With commercial enterprises successfully utilising social media to strengthen their brand recognition and to engage more effectively with consumers, some global charities have decided to follow suit by creating online campaigns and content to get their message across to as many potential supporters as possible.
This year’s World Hunger Day saw charities using Twitter, Facebook and Instagram to promote their causes and gather further support. A campaign initiated by The Hunger Project UK called #BelowTheLine, challenged people to live on £1 a day for five days. Individuals taking part uploaded images of the meals they’d prepared on Instagram, and shared their recipes on twitter.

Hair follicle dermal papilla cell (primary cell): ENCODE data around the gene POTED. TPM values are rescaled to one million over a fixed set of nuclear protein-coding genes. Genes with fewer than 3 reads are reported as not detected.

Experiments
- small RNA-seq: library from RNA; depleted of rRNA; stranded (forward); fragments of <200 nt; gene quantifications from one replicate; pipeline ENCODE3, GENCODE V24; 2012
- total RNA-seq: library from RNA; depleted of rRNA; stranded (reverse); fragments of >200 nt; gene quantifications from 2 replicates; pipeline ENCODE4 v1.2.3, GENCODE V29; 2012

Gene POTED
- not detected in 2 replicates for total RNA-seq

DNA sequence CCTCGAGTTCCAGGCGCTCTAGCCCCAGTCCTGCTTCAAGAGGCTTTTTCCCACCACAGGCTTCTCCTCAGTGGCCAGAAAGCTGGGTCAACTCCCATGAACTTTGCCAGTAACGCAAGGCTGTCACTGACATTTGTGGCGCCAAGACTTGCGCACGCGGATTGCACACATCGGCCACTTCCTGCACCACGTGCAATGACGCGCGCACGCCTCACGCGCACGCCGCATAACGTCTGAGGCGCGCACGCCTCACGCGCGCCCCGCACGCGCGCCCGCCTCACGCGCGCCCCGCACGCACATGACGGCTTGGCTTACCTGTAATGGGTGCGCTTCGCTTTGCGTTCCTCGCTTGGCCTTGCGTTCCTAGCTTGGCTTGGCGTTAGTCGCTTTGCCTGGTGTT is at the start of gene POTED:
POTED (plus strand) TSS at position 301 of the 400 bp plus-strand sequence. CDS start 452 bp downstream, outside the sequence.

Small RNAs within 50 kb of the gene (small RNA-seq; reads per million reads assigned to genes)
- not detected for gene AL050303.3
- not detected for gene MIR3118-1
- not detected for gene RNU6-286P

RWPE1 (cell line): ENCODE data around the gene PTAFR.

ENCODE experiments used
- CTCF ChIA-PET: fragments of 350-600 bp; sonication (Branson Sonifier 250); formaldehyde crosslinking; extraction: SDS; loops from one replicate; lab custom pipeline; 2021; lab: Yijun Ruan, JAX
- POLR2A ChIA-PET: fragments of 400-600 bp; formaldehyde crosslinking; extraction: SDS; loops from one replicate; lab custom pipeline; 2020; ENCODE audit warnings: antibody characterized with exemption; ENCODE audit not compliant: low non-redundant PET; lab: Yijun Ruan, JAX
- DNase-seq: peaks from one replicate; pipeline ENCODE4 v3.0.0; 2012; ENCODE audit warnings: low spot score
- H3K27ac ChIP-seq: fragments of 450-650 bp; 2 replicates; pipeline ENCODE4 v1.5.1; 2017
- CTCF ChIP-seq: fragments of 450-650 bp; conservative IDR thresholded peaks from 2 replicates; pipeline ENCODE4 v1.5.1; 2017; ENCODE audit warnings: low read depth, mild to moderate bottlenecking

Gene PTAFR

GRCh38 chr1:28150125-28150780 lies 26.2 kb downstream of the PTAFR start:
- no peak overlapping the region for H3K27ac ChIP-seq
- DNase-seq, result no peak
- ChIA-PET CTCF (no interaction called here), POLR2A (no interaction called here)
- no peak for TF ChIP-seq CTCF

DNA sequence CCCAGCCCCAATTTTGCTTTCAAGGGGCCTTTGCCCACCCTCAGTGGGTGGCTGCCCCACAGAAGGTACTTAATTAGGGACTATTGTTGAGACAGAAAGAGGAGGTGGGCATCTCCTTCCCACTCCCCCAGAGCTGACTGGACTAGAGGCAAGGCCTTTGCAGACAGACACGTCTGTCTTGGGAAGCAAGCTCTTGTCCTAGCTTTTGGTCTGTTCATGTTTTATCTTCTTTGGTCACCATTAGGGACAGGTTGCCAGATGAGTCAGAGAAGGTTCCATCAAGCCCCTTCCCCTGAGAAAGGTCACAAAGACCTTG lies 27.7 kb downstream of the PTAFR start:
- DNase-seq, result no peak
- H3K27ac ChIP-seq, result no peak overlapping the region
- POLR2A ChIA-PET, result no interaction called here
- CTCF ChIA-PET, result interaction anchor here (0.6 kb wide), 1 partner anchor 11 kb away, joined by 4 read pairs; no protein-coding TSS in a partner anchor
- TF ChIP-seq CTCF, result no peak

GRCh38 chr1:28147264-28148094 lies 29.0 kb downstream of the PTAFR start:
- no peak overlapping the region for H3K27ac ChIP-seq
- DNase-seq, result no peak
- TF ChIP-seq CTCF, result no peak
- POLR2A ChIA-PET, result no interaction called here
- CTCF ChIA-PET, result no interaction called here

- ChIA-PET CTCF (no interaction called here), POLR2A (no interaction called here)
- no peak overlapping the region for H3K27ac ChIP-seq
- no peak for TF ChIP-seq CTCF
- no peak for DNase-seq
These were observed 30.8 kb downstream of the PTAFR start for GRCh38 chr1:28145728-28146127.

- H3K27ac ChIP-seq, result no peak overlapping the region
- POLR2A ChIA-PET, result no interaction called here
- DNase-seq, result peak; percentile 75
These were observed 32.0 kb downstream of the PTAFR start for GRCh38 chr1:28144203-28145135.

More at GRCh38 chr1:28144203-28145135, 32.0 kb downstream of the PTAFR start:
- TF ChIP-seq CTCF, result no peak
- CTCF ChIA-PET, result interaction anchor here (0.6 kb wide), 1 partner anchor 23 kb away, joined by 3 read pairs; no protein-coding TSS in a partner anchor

According to Global Poverty Project UK country director Stephen Brown, it certainly raised awareness of the problems of global hunger, because people were actively engaging in the issue by trying to live as if they were attempting to survive on the poverty line.
“There aren’t many fundraising campaigns that are so closely linked to the issue you’re trying to change or eradicate,” said Brown. “What social media allows us to do is capture people’s experiences and for people taking the challenge to share their thoughts and experiences of living below the line… Lots of people come to the challenge because they’re foodies and want to see how they can eat on that small amount of money, so they take photos of their food, they post recipes, and talk about how hungry they are.”